As discussed in our article on American Litigation, discovery is a unique aspect of litigation in the United States that is a tool that often decides the outcome of the litigation. By means of demands for production of documents, written questions submitted (interrogatories and Requests for Admissions) and depositions (oral examination under oath before a reporter) the typical litigator in the United States will spend a hundred hours conducting discovery for every hour spent in the court room.

One famous judge quipped that our system of law has made attorneys experts in discovery rather than experts at trial. Since over ninety percent of cases settle before trial, this is a viable claim. Discovery is not only what most attorneys do most of the time; it is also the tool by which most cases are decided. Admissions under oath in depositions or document produced which can destroy a case quite often are the weapons used by counsel in settlement talks and conferences which decide the scope and amount of the settlement. Discovery decides most cases.

It is thus not surprising that most attorneys engage in wholesale discovery, hoping to find the document or admission that will decide the case. Paid by the hour, and with forms ready at hand, the typical litigator can grind out massive amounts of demands for documents, interrogatories, requests for admissions, and subpoenas for depositions with a few clicks of the mouse and the witness or party finds him or herself faced with massive loss of time in seeking to respond to what may be unreasonable demands.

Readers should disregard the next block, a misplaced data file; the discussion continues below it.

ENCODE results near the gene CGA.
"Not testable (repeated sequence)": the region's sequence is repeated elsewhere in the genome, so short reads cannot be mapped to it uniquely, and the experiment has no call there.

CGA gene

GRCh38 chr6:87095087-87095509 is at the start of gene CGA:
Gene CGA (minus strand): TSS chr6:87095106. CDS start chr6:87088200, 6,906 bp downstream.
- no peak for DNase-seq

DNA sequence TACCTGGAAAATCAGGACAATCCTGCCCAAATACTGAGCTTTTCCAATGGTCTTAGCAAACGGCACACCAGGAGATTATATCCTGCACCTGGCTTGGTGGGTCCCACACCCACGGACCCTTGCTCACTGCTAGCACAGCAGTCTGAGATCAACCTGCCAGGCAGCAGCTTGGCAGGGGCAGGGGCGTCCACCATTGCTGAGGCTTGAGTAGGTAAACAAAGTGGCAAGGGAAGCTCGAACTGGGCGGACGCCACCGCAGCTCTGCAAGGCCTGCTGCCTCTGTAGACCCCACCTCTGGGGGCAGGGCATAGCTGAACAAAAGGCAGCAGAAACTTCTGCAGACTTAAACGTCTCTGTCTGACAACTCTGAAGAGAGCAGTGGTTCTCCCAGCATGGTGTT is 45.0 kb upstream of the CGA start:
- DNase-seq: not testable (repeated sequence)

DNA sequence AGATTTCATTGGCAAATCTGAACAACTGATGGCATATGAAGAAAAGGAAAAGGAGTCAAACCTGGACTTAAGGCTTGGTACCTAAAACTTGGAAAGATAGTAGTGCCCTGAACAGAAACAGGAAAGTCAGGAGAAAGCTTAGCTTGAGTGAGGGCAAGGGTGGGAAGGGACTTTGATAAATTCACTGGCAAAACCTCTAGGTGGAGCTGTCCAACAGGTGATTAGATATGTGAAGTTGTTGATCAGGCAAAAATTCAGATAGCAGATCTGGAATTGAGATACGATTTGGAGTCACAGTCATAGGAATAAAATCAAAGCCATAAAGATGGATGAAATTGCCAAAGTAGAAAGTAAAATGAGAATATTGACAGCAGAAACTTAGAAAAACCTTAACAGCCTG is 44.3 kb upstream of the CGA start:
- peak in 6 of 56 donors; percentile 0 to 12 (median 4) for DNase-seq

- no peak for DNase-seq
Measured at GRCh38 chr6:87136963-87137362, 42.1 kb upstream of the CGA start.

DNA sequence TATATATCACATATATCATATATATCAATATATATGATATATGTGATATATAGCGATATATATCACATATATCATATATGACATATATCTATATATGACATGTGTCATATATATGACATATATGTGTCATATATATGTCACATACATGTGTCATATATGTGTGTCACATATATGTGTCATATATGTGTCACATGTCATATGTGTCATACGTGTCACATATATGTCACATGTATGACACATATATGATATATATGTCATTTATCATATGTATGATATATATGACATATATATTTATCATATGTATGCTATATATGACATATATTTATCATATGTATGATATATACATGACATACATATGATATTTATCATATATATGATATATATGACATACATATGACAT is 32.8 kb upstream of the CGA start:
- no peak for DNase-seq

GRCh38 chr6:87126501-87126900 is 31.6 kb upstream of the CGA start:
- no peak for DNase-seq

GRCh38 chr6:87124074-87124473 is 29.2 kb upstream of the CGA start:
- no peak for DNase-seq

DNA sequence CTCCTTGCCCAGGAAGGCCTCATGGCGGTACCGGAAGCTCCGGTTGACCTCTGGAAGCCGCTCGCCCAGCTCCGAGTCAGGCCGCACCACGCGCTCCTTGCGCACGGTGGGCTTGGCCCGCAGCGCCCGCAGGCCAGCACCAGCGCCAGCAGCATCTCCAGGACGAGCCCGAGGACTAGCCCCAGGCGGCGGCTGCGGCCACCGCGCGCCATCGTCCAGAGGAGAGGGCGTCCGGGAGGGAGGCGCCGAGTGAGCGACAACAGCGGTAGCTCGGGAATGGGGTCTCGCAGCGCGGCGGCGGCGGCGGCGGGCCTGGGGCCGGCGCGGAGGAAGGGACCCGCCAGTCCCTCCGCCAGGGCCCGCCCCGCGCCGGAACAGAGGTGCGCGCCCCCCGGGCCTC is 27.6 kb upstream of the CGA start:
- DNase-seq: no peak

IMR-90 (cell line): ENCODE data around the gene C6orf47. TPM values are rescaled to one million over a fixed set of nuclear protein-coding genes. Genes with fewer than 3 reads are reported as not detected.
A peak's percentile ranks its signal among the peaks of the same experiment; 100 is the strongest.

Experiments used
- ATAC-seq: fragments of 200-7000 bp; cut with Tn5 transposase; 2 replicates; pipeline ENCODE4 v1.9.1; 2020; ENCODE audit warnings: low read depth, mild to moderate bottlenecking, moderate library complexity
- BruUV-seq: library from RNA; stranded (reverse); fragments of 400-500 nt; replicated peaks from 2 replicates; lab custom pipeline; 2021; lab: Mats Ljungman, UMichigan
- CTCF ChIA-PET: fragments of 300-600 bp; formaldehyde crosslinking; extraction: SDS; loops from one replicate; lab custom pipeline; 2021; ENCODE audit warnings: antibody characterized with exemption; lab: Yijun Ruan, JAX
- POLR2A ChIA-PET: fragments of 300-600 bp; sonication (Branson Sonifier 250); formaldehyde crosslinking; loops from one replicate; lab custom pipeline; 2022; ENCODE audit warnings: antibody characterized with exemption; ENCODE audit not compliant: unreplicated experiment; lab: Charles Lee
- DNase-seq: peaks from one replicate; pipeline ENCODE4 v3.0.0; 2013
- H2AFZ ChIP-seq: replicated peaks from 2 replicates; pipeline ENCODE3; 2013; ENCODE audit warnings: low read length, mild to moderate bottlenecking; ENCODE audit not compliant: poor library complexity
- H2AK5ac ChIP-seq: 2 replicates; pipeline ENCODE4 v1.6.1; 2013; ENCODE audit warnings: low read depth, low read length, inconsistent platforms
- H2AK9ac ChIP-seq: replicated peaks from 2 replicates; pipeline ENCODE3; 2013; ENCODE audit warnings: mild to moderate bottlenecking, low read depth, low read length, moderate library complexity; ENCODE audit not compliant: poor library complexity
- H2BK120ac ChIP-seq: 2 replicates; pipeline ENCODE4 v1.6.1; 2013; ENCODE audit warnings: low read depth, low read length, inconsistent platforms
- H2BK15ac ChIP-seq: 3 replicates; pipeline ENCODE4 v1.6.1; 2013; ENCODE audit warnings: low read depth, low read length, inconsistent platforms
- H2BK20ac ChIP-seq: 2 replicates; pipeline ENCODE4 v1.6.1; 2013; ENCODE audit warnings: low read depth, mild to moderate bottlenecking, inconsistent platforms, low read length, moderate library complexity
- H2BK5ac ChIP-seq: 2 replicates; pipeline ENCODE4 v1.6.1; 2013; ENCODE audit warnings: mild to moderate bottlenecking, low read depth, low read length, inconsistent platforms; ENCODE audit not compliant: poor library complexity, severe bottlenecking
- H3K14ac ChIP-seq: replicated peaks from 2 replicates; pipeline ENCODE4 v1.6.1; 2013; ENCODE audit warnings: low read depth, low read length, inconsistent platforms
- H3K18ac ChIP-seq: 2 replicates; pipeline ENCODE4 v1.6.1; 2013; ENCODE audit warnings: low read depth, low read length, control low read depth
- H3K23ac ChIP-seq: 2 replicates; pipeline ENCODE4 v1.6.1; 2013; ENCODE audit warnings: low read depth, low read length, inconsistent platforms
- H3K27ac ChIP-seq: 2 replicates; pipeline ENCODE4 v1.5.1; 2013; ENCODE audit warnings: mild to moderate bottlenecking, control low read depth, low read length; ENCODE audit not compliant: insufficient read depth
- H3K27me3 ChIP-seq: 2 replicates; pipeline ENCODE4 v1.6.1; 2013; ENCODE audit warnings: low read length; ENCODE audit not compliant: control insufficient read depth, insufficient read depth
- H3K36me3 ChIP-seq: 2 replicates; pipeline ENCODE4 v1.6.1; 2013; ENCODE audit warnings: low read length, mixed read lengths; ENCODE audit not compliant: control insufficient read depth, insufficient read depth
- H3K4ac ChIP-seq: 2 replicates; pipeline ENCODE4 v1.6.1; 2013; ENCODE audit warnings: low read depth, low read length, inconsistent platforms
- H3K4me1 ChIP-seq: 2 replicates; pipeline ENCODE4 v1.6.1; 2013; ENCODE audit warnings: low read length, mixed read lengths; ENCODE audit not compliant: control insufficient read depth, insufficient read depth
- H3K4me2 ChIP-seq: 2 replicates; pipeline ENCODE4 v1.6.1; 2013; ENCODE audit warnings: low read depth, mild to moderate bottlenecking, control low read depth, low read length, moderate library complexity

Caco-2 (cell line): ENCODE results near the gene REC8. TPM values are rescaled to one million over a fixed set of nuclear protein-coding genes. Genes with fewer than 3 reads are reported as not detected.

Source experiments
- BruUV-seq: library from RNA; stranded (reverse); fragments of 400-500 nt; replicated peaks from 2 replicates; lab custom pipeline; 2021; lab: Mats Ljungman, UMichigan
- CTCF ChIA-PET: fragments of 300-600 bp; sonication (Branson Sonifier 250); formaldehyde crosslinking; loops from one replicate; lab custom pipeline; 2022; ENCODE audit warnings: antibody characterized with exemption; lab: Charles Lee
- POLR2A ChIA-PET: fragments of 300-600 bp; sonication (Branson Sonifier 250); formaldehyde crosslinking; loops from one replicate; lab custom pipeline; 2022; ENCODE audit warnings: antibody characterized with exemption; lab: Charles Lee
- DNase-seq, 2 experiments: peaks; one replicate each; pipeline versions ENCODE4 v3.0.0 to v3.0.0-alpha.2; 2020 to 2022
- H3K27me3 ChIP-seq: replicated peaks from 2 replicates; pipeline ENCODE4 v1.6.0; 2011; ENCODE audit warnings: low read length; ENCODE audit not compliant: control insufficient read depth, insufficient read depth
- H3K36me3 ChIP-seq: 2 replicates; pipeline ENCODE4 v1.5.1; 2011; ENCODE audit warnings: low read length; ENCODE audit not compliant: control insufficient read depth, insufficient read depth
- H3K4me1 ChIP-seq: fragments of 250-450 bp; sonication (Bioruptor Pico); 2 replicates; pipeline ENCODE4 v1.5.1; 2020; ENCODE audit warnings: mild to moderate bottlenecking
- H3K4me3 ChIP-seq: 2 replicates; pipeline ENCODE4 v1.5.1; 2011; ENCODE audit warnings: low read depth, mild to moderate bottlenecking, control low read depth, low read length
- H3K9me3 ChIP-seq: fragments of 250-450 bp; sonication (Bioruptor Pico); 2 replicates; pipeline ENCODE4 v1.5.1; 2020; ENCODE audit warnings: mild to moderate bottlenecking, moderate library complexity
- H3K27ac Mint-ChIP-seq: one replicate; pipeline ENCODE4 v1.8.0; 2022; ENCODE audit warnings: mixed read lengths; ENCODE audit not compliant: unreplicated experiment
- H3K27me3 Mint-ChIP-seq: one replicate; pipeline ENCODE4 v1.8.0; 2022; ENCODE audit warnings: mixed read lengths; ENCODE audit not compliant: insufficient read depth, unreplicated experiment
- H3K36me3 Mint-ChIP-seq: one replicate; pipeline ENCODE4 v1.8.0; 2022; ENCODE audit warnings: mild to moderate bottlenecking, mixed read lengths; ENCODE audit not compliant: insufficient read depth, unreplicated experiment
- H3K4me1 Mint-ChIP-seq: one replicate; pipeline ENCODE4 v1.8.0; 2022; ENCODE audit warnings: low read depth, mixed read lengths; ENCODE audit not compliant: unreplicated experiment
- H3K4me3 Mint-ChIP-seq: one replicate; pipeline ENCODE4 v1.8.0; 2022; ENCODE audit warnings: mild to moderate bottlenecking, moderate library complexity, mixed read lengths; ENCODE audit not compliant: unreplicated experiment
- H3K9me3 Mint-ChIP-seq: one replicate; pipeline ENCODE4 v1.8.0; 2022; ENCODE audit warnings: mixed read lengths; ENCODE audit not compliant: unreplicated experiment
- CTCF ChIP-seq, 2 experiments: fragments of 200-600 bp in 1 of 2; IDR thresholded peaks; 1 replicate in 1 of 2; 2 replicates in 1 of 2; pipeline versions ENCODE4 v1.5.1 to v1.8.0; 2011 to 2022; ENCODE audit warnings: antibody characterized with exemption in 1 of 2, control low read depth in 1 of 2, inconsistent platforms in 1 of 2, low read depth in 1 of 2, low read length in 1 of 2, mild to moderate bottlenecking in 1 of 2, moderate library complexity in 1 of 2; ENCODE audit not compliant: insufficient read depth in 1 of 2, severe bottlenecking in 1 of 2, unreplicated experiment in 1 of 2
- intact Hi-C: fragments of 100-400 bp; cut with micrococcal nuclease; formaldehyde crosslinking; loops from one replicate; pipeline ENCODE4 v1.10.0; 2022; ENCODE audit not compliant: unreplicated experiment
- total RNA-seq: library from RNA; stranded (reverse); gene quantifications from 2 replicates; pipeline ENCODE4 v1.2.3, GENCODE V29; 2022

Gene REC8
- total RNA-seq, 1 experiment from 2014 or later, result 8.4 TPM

The courts have recognized this danger and some have limited the total discovery available in a litigation (arbitration often has none whatsoever) and have also provided for some limited relief for a party or witness who feels that the discovery demands have become overly burdensome and unfair.

Courts do want to allow broad discovery. A party has a right to seek evidence. It is the balancing of the right to discovery with the right to avoid unfair burdens that is the essence of the typical struggle as to the scope of allowed discovery.

This article shall discuss the relief that is available.



A party who feels they are subject to unreasonable demands can refuse to answer and the court (or, more commonly, a commissioner appointed by the Court) will determine what relief is available. The process for objecting and enforcing discovery has rigid time lines and criteria and the commissioner can impose sanctions if the commissioner feels a party is improperly refusing to answer questions or misusing the discovery tools.

Courts vary widely in the use of such sanctions, but they can range from fines imposed to actual dismissal of an entire action or defense. The courts dislike “discovery fights” but are used to confronting them on a daily basis. The fights can be more expensive than actually complying with discovery, and the attorneys fees may or may not be awarded to the prevailing party in such disputes…and are often awarded but not in the amount often expended for the actual fight.